Wild bats recognize ringtones tied to food rewards up to 4 years later
Scientists studying memory and learning in frog-eating bats have made a surprising discovery, demonstrating that they can recognize ringtones tied to food rewards up to four years later. This behavior is believed to be useful in helping the bats hunt for frogs in the wild, and offers new insights into the way animals balance the benefits of long-term memory with its high metabolic cost.
The research was carried out by biologists working at the Smithsonian Tropical Research Institute, who began by studying the ways wild bats could be trained to respond to food cues. These initial experiments involved 49 bats that were played mobile phone ringtones through different speakers. When the bats responded to two tones in particular, they were rewarded with bait fish, while the other three tones offered them no reward.
The bats quickly learned to ignore the unrewarding tones and swoop straight in when they heard the tones corresponding with their fishy reward. The bats were then microchipped and released into the wild in Panama, with the researchers then recapturing eight of them between one and four years later. In follow-up experiments, the bats recognized and responded to those same two tones. Untrained bats twitched their ears in response, but didn't close in on the speakers and rewards.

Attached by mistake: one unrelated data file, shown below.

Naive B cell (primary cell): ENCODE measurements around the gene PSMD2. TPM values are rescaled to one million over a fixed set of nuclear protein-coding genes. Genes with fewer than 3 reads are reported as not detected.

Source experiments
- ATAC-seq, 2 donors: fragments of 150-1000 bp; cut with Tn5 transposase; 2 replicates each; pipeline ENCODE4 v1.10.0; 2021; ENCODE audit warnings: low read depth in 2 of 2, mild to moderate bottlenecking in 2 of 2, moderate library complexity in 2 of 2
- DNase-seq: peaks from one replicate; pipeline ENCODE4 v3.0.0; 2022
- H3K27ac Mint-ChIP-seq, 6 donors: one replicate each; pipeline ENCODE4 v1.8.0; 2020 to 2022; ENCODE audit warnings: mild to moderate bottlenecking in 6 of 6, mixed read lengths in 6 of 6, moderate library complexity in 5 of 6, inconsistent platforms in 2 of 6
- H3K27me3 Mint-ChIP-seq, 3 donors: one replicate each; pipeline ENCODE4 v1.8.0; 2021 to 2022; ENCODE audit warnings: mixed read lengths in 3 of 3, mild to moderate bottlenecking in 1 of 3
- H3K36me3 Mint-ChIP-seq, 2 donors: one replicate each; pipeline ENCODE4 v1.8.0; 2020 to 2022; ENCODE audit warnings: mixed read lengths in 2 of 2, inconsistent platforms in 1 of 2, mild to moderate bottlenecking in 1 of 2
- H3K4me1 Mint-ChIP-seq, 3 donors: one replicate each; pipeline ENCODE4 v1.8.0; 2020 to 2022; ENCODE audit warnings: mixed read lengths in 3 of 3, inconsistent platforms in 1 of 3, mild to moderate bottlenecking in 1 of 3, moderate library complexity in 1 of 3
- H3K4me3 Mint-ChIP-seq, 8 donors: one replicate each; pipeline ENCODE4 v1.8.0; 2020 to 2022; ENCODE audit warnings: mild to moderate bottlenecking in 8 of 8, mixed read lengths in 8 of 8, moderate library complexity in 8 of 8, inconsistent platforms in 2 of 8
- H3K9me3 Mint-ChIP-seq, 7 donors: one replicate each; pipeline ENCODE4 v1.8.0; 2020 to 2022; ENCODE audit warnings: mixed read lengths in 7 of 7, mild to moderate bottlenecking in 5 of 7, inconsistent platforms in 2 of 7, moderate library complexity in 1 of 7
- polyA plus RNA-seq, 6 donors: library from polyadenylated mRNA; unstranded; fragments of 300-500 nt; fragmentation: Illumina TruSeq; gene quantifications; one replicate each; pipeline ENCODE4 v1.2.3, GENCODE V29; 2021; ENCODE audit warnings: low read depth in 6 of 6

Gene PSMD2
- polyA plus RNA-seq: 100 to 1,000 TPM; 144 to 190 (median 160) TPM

“Frog-eating bats are an excellent emerging model organism for studying cognitive and sensory ecology,” explained study author M. May Dixon. "Learning plays a big part in their lives."
The scientists believe that this ability to learn and retain information helps the bats distinguish between the different calls of frogs in the wild, and remember which ones are good to eat and which may be poisonous or too big to carry. The scientists also point to previous research outlining the high metabolic cost of long-term memory from an evolutionary perspective, and how it can impact on short-term memory, reduce cognitive flexibility and prolong decision making.
The findings demonstrate a previously unknown cognitive ability in bats, and suggests this type of long-term memory that helps them recall rarely-sighted prey may be an evolutionary advantage.
“I’m interested in memory capacity in animals and what causes long-term or short-term memories, what ecological conditions select for different memory lengths, what is important to remember and to forget,” said Dixon.
The research was published in the journal Current Biology.